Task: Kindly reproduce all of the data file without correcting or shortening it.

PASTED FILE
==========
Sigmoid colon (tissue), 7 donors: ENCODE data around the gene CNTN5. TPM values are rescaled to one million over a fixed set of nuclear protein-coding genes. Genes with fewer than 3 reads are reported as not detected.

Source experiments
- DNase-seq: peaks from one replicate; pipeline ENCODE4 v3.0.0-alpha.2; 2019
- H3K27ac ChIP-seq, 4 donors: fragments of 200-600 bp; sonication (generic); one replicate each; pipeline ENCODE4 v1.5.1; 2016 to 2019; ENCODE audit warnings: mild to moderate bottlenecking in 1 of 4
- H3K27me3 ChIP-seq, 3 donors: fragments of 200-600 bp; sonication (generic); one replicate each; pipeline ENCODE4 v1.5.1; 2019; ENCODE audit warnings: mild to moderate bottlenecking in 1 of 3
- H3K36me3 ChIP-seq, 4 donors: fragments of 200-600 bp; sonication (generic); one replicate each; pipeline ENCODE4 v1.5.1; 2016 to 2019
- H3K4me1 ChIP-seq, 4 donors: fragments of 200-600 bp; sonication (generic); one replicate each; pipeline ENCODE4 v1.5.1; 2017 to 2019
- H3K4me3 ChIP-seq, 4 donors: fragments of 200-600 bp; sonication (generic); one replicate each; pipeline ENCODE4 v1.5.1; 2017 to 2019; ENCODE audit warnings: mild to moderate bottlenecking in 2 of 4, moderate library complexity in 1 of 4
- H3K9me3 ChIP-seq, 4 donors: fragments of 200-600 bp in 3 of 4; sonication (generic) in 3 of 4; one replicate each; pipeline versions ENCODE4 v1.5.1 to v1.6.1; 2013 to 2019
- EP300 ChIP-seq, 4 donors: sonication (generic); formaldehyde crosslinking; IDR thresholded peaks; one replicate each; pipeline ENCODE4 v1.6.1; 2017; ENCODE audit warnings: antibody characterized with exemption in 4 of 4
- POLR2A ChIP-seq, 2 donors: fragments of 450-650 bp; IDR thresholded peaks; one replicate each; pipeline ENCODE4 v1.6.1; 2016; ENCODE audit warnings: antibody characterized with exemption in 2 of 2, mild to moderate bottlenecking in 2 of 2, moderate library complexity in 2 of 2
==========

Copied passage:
Sigmoid colon (tissue), 7 donors: ENCODE data around the gene CNTN5. TPM values are rescaled to one million over a fixed set of nuclear protein-coding genes. Genes with fewer than 3 reads are reported as not detected.

Source experiments
- DNase-seq: peaks from one replicate; pipeline ENCODE4 v3.0.0-alpha.2; 2019
- H3K27ac ChIP-seq, 4 donors: fragments of 200-600 bp; sonication (generic); one replicate each; pipeline ENCODE4 v1.5.1; 2016 to 2019; ENCODE audit warnings: mild to moderate bottlenecking in 1 of 4
- H3K27me3 ChIP-seq, 3 donors: fragments of 200-600 bp; sonication (generic); one replicate each; pipeline ENCODE4 v1.5.1; 2019; ENCODE audit warnings: mild to moderate bottlenecking in 1 of 3
- H3K36me3 ChIP-seq, 4 donors: fragments of 200-600 bp; sonication (generic); one replicate each; pipeline ENCODE4 v1.5.1; 2016 to 2019
- H3K4me1 ChIP-seq, 4 donors: fragments of 200-600 bp; sonication (generic); one replicate each; pipeline ENCODE4 v1.5.1; 2017 to 2019
- H3K4me3 ChIP-seq, 4 donors: fragments of 200-600 bp; sonication (generic); one replicate each; pipeline ENCODE4 v1.5.1; 2017 to 2019; ENCODE audit warnings: mild to moderate bottlenecking in 2 of 4, moderate library complexity in 1 of 4
- H3K9me3 ChIP-seq, 4 donors: fragments of 200-600 bp in 3 of 4; sonication (generic) in 3 of 4; one replicate each; pipeline versions ENCODE4 v1.5.1 to v1.6.1; 2013 to 2019
- EP300 ChIP-seq, 4 donors: sonication (generic); formaldehyde crosslinking; IDR thresholded peaks; one replicate each; pipeline ENCODE4 v1.6.1; 2017; ENCODE audit warnings: antibody characterized with exemption in 4 of 4
- POLR2A ChIP-seq, 2 donors: fragments of 450-650 bp; IDR thresholded peaks; one replicate each; pipeline ENCODE4 v1.6.1; 2016; ENCODE audit warnings: antibody characterized with exemption in 2 of 2, mild to moderate bottlenecking in 2 of 2, moderate library complexity in 2 of 2